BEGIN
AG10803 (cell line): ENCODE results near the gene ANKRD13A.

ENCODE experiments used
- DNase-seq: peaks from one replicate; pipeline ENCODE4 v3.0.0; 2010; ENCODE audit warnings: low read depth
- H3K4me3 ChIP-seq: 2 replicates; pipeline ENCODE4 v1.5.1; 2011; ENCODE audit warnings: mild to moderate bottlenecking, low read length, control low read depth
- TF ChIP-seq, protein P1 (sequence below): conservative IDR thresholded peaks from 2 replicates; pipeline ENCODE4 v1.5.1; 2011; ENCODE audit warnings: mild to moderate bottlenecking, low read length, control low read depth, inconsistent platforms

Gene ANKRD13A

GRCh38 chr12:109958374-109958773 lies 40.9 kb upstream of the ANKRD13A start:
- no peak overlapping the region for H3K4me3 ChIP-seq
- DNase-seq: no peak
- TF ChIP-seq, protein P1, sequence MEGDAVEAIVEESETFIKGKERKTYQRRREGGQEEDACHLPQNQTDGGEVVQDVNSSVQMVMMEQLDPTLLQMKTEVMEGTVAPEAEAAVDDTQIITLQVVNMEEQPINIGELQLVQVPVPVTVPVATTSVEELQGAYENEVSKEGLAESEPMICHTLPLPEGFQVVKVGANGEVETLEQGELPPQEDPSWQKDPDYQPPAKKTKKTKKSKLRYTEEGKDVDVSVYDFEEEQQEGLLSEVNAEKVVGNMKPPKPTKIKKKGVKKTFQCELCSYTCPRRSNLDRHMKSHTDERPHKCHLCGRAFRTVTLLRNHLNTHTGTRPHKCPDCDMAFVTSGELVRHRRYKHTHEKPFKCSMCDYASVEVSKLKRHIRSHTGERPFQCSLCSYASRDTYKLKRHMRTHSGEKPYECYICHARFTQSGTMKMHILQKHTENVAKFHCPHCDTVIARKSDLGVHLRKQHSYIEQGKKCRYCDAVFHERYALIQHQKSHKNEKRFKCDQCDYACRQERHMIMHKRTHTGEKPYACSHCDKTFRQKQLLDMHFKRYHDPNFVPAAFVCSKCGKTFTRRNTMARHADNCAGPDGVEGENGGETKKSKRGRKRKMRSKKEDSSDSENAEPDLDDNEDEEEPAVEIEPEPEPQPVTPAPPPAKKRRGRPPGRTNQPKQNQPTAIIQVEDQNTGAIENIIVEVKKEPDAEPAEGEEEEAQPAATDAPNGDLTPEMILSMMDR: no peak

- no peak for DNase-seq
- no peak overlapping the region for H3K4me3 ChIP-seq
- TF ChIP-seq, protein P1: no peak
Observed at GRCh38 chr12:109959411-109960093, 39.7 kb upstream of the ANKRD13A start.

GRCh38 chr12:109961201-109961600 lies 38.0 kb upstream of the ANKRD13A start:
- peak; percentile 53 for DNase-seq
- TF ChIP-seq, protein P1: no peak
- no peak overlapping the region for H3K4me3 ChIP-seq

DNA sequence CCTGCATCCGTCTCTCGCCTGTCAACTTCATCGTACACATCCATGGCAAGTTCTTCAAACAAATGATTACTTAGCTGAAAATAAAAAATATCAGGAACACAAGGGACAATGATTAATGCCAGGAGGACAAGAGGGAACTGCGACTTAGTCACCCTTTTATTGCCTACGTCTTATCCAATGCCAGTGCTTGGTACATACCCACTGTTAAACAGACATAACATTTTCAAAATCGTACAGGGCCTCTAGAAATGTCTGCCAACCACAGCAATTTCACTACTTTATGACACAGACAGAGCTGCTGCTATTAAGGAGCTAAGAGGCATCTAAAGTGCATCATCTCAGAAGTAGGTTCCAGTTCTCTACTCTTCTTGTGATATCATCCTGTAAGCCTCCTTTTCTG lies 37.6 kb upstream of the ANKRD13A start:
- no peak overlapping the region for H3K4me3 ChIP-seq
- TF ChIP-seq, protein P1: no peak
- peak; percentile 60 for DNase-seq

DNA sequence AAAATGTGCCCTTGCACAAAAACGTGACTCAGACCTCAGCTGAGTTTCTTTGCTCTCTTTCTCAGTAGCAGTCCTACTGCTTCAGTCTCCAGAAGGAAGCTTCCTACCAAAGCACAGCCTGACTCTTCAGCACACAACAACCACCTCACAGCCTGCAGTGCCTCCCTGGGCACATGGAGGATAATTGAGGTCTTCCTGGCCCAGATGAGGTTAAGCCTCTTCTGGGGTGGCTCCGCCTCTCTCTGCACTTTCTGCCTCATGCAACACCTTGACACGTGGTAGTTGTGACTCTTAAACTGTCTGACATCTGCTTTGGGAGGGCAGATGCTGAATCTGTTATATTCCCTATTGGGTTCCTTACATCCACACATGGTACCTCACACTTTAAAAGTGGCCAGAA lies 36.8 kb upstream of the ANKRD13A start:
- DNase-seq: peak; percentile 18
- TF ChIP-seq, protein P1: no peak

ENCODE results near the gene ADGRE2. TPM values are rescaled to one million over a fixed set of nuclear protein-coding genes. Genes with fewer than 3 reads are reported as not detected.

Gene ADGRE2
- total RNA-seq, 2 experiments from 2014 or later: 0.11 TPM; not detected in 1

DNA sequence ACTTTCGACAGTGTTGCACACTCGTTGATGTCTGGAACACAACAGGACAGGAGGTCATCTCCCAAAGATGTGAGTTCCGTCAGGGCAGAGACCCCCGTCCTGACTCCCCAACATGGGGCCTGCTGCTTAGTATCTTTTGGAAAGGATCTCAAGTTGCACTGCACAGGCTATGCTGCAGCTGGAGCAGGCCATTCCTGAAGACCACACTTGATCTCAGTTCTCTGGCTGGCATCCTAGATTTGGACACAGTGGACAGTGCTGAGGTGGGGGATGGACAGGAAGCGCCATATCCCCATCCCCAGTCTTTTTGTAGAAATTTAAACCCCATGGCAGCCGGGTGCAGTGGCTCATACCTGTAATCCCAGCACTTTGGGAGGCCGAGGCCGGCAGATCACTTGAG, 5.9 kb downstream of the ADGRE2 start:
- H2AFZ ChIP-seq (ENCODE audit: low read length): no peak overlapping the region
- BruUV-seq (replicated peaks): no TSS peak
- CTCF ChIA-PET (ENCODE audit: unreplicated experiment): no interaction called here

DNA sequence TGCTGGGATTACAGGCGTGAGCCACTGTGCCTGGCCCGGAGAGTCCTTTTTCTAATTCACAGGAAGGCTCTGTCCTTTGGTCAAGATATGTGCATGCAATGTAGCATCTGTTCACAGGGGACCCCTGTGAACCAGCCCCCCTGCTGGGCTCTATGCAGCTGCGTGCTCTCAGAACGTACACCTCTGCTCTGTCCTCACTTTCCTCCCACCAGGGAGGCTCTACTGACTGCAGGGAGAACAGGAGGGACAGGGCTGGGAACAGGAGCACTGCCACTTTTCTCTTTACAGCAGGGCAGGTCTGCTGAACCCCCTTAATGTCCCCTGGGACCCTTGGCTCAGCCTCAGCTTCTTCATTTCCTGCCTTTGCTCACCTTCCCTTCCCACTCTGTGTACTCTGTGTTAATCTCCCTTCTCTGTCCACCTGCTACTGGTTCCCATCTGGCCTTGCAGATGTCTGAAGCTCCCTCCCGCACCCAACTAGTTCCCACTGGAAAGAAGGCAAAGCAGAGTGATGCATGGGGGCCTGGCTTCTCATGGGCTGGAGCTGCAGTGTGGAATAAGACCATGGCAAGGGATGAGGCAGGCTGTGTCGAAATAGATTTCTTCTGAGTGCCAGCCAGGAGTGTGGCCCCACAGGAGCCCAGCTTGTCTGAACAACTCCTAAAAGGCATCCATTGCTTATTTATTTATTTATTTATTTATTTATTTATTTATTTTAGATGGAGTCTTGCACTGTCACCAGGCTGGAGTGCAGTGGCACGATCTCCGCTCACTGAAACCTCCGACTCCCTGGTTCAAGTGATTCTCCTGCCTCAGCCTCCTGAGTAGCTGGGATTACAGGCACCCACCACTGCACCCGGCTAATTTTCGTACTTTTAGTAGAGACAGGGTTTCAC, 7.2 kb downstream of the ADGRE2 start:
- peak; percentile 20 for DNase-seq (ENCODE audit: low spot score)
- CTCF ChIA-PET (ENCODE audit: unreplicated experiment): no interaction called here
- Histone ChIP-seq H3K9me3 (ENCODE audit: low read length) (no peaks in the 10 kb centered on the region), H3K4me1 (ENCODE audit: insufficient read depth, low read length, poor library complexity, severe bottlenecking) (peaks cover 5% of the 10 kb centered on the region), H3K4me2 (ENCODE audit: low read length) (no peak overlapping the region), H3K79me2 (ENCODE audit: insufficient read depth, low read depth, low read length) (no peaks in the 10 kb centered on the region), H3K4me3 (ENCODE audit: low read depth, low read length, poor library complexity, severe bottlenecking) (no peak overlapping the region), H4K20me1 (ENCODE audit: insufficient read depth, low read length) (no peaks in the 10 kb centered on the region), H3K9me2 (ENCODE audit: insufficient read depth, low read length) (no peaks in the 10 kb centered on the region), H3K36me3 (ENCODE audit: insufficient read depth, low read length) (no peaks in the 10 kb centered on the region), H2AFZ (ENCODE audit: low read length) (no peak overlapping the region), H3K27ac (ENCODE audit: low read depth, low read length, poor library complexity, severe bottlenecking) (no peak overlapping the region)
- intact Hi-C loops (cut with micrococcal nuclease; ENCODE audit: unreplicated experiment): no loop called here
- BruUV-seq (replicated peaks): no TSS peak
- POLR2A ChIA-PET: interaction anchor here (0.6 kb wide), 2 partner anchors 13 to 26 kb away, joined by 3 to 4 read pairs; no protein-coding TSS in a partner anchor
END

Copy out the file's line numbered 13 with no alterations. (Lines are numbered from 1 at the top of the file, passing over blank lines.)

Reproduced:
- TF ChIP-seq, protein P1: no peak